By New Deal Democrat
Last summer, I wrote that the Labor Market Conditions Index, a measure based on 19 components which was just reported, just barely up +0.4 for January, was a useful addition to the forecasting toolbox.
Specifically, it has a 40-year history of signaling a turn in the economy. Here is the entire history of the index:
The index has with one exception (1981's double-dip) always failed to make a new high for at least 12 months before the next recession, sometimes much longer than that. Further, it has always dropped below 0 and stayed negative for 6 months or somewhat more before the onset of the next recession.
Here is the Index over the last 5 years:
The Index appears to have made its cycle high at the beginning of 2012, with a secondary high in early 2014. But it has not turned negative.
Further, when the Index consistently leads the YoY% growth in jobs by 6-12 months, but YoY job growth (red) is a much smoother measure:
Thus, job growth serves as an important confirmation for the long leading part of the Index.
But a downturn below 0 in the LMCI, even partnered with a downturn in the growth of YoY jobs, hasn't always meant recession, as in the 1980s and 1990s. That's where interest rates come into play. In the 1980s and 1990s, as shown in the graph below (green), a marked increase in interest rates led to the declines in both the LMCI and YoY job growth.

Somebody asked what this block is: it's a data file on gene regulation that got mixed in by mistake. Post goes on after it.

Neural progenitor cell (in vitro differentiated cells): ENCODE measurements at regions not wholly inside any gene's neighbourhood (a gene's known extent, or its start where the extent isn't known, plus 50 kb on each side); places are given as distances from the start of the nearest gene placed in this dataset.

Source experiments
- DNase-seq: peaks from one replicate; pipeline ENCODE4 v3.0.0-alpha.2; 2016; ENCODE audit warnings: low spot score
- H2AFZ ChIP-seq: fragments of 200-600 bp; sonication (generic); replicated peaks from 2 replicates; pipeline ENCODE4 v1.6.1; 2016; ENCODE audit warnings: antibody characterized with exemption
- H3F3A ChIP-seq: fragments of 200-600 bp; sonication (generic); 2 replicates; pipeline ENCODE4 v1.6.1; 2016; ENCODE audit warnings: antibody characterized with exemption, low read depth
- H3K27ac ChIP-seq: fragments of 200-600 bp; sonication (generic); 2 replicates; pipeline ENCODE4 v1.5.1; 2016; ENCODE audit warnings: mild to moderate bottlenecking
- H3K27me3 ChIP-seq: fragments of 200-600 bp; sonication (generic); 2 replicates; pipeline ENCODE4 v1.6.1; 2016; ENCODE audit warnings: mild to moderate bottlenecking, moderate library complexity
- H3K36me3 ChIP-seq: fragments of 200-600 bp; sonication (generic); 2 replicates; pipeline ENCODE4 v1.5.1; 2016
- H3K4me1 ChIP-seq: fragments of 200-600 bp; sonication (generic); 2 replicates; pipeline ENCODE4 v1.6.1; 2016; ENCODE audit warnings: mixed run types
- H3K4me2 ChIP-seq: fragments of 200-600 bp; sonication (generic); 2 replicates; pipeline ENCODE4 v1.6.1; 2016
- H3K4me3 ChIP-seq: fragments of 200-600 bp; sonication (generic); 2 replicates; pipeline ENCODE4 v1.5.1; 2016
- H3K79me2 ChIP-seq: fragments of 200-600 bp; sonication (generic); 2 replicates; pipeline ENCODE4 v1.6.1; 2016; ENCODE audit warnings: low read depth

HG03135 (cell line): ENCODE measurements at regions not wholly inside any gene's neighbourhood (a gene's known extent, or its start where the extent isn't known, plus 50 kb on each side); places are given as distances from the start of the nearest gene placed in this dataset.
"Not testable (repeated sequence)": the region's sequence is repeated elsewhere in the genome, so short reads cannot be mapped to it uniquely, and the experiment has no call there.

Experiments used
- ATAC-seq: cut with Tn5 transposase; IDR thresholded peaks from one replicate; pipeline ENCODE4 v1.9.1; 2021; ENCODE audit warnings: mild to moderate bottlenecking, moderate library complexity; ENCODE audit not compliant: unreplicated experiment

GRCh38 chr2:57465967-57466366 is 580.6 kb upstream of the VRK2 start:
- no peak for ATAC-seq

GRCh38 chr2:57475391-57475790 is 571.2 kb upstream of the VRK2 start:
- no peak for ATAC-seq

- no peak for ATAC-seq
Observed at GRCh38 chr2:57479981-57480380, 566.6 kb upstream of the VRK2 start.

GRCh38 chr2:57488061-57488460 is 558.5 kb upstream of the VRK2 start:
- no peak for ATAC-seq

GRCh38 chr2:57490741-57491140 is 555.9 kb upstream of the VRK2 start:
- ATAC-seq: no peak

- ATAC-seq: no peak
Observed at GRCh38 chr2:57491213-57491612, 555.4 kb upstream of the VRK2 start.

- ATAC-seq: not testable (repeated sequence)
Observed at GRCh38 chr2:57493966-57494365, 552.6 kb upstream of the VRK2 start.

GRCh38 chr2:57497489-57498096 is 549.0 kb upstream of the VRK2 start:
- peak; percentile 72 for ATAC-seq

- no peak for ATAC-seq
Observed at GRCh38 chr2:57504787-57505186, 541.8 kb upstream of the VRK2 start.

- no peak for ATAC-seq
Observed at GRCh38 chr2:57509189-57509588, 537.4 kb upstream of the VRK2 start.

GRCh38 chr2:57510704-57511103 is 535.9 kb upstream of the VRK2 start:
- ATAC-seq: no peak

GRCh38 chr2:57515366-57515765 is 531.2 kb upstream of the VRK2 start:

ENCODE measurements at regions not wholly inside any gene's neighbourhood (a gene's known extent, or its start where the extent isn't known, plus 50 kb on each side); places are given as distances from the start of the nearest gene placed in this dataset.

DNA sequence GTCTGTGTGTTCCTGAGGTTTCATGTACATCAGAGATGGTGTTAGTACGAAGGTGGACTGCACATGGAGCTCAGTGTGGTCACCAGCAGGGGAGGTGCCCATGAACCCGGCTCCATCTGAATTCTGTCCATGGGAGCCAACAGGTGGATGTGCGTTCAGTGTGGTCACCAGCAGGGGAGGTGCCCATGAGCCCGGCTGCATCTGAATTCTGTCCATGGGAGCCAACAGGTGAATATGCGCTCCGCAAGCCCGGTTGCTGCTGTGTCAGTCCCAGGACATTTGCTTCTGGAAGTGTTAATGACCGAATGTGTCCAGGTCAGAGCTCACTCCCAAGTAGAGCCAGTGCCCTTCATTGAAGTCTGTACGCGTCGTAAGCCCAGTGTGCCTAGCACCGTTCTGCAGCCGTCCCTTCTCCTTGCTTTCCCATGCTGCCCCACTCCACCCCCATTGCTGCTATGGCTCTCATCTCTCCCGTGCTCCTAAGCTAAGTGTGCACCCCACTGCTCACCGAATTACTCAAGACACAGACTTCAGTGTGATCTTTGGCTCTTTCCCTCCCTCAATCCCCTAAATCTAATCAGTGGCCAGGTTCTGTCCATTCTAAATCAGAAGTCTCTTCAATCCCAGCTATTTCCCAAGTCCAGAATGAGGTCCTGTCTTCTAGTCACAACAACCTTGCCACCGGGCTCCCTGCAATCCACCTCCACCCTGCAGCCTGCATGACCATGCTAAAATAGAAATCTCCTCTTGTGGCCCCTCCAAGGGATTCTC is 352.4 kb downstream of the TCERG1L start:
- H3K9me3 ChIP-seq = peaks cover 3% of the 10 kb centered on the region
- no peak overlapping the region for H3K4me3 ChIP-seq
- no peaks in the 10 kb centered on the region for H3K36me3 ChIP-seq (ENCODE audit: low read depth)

When that upturn in interest rates abated, the LMCI, and jobs, came back. It was only when both weakened to the point where the LMCI was consistently negative, before interest rates declined, that a recession ensured.
Here is the same information for the period 2000-present:
While the "taper tantrum" in interest rates briefly put a dent in the LMCI and YoY job growth, interest rates have calmed down since. In other words, more confirmation that we are probably past mid-cycle, but no imminent threat of an actual downturn.
On the negative side, since the LMCI does lead the much smoother YoY growth in jobs, it strongly suggests that YoY payroll growth is going to decline over the next 6 months or so.
Six months ago, I wrote that such a decline could "only happen if those payroll numbers generally come in under 225,000, and probably even below 200,000 through next winter."
So here is jobs growth for the last 12 months:
Average growth for the last 6 months has been 218,000 per month, with 3 months under 200,000.
The LMCI forecasts that the decelerating trend in job growth will continue, which means I expect average jobs growth during the next 6 months to continue to average under 225,000.